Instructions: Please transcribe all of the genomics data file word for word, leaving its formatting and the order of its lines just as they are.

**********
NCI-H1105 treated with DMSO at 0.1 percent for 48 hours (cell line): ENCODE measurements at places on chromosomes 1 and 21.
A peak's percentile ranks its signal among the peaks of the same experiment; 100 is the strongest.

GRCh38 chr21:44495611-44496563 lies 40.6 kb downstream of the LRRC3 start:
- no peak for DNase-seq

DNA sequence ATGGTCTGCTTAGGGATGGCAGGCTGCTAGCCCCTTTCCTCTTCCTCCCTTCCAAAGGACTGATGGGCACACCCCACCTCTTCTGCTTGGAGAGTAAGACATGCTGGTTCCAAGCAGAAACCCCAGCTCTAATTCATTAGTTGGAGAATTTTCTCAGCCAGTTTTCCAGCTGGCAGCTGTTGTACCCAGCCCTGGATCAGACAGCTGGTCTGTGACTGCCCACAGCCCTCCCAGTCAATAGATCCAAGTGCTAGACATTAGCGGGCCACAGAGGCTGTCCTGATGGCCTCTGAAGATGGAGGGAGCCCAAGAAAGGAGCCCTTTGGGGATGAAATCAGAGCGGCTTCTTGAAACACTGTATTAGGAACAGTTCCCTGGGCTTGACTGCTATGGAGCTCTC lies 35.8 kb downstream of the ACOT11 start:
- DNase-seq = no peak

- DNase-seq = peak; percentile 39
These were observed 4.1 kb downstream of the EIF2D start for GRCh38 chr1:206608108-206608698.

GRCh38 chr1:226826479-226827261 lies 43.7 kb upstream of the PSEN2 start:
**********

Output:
NCI-H1105 treated with DMSO at 0.1 percent for 48 hours (cell line): ENCODE measurements at places on chromosomes 1 and 21.
A peak's percentile ranks its signal among the peaks of the same experiment; 100 is the strongest.

GRCh38 chr21:44495611-44496563 lies 40.6 kb downstream of the LRRC3 start:
- no peak for DNase-seq

DNA sequence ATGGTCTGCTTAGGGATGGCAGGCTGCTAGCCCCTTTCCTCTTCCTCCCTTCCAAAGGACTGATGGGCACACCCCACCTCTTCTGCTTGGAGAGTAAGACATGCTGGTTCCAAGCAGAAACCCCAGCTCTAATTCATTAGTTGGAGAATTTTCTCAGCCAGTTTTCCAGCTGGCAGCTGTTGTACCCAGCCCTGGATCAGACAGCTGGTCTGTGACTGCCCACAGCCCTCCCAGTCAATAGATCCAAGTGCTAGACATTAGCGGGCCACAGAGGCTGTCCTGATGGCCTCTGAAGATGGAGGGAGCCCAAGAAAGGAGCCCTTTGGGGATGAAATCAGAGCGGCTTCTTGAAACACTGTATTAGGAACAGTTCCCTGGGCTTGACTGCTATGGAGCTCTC lies 35.8 kb downstream of the ACOT11 start:
- DNase-seq = no peak

- DNase-seq = peak; percentile 39
These were observed 4.1 kb downstream of the EIF2D start for GRCh38 chr1:206608108-206608698.

GRCh38 chr1:226826479-226827261 lies 43.7 kb upstream of the PSEN2 start: